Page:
Oil rig count in the US hits a five-year low of 595 as drilling activity slumps

US energy companies reduced the number of active oil rigs by another 10 during the week ended 16 October, bringing down the total rig count down in the country to 595, the least since July 2010.

This is the seventh consecutive reduction in rig count by US oil drillers who had cut 70 rigs over the prior six weeks, oil services company Baker Hughes Inc said in its report.

The longest streak of reductions since June follows continued slide in oil prices, data showed on Friday.

The number of rigs drilling for oil in the United States totaled 595 in the week ended 16 October, compared with 605 in the prior week and 1,590 a year ago, data from the latest Baker Hughes Inc North American Rotary Rig Count showed.

Including 192 other rigs drilling for natural gas, there were a total of 787 working rigs in the country, down by eight week over week and down 1,131 year over year.

With 192 gas rigs, these were just over the lowest level in at least 28 years, according to Baker Hughes data going back to 1987.

The total number of oil and gas rigs in the US was less than half the 1,590 oil rigs in the prior year. Since hitting an all-time high of 1,609 in October last year, weekly rig count reductions have averaged about 20.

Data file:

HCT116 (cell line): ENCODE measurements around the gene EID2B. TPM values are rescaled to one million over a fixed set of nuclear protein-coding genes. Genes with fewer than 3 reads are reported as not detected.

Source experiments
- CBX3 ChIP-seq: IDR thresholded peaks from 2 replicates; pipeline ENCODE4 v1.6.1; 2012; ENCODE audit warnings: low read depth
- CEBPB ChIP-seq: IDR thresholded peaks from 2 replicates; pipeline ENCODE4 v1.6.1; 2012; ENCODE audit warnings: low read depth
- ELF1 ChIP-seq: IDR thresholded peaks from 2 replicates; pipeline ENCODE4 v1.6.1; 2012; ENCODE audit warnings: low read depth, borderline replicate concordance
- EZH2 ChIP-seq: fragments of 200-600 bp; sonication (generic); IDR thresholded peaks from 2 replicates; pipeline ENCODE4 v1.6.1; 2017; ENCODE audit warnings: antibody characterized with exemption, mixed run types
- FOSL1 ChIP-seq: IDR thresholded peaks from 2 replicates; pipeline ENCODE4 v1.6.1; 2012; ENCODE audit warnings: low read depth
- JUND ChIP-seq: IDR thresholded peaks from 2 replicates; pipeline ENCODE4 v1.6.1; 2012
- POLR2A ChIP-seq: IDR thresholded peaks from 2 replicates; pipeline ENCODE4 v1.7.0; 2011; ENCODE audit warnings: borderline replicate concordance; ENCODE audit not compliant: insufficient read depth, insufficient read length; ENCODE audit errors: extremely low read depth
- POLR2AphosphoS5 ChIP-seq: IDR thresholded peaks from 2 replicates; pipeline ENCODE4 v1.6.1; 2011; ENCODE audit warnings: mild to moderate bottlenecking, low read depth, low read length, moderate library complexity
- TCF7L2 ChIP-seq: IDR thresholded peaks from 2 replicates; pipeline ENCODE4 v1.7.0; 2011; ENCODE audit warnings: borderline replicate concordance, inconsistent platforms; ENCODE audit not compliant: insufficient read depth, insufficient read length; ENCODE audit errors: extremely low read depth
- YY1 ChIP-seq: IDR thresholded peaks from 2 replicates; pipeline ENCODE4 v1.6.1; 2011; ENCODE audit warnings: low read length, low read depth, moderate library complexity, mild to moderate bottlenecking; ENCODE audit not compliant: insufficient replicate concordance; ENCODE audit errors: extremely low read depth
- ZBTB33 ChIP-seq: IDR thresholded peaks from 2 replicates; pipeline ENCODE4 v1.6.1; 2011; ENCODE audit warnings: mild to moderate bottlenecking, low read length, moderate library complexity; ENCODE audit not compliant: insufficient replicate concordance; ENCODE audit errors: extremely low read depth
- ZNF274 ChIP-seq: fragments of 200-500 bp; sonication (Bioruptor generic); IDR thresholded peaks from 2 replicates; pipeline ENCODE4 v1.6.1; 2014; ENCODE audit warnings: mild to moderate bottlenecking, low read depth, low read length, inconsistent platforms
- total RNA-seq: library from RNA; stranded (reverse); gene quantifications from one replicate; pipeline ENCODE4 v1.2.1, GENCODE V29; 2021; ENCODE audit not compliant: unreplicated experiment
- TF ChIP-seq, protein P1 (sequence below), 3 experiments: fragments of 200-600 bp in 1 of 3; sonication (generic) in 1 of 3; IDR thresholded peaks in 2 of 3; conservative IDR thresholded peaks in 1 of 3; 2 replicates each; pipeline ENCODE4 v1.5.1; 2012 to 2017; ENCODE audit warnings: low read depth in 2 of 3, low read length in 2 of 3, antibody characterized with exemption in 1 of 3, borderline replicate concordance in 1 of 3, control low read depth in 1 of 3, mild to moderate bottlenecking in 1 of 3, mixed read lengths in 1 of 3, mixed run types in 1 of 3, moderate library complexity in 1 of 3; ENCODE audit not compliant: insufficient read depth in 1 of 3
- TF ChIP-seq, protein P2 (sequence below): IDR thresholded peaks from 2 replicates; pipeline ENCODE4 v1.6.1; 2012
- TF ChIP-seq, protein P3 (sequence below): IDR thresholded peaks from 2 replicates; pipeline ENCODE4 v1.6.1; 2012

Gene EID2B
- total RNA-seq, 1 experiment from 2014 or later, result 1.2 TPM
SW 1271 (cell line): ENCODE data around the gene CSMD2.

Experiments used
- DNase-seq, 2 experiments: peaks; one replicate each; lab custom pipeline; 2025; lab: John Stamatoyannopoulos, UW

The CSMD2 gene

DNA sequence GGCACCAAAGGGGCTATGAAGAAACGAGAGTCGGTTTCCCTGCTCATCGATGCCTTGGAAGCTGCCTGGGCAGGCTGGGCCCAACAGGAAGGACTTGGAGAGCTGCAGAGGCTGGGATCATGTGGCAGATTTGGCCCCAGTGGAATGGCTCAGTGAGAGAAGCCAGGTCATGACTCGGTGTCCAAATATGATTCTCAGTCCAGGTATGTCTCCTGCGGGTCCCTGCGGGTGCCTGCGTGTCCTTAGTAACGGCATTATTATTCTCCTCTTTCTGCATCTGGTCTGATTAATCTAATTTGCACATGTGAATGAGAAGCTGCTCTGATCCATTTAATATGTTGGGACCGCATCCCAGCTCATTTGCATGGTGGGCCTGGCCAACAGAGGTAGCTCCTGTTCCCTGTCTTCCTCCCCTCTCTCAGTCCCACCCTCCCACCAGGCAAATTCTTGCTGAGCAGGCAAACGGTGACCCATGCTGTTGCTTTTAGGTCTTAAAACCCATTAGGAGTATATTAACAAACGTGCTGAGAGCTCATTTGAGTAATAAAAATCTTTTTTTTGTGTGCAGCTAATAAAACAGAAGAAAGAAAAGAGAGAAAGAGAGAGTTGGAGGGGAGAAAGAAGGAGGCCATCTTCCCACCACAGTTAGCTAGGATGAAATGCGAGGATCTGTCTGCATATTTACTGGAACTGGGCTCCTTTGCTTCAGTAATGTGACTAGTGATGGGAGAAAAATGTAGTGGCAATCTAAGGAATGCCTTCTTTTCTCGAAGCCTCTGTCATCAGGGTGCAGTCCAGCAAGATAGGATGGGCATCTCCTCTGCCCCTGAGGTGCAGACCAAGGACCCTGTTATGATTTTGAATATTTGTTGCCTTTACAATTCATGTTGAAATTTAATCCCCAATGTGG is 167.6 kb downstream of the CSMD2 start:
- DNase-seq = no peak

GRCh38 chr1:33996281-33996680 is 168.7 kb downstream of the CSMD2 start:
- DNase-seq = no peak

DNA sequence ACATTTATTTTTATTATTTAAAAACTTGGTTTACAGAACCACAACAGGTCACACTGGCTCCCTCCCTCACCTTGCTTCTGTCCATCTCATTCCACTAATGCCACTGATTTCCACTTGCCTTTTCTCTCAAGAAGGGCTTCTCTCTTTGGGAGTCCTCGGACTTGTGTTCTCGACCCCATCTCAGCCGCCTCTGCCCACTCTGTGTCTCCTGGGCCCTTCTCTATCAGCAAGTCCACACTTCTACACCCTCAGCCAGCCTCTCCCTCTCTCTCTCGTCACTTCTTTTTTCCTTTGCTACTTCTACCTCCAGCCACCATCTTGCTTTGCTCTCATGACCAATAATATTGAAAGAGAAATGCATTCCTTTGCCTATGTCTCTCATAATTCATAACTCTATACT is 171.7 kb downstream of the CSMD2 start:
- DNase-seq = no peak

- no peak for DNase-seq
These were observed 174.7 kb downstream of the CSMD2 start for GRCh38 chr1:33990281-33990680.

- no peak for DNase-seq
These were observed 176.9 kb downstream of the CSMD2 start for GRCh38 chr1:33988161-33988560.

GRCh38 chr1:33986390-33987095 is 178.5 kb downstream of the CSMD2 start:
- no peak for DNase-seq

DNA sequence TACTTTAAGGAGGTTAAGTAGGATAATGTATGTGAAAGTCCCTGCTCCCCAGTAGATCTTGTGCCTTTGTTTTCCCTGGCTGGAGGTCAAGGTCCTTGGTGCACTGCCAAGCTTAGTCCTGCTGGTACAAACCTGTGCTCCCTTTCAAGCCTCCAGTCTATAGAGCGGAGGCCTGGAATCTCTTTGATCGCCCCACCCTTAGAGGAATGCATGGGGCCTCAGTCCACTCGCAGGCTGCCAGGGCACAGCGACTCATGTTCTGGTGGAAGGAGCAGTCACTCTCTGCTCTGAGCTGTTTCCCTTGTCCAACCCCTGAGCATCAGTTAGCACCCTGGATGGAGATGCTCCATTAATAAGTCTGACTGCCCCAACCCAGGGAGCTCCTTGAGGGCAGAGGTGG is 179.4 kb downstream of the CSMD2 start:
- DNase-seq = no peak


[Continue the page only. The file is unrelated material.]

Despite drilling cutbacks, US oil production edged up to 9.4 million barrels per day (bpd) in July from 9.3 million bpd in June, according to the latest US Energy Information Administration's (EIA) 914 production report.

Traders normally look to the rig count as an indicator of whether production may rise or fall over the next several months.

The reductions over the past several weeks have erased the 47 oil rigs energy firms added over the summer when several drillers followed through on plans to add rigs announced in May and June when US crude futures averaged $60 a barrel.

US oil futures this week averaged $47 a barrel, down from an average of $48 last week, in choppy trade driven up and down by mostly technical buying and selling.

In addition to the weekly report from the US Energy Information Administration, both OPEC and the International Energy Agency (IEA) issued their monthly reports last week. OPEC raised its demand growth  for 2015 and said its policy is working to maintain its market share.

The IEA expects demand growth to fall from around 1.8 million barrels a day in 2015 to 1.2 million barrels a day in 2016. The agency noted that OPEC production totaled 31.72 million barrels a day in September and that the call on OPEC supply will drop to 31.1 million barrels a day in 2016.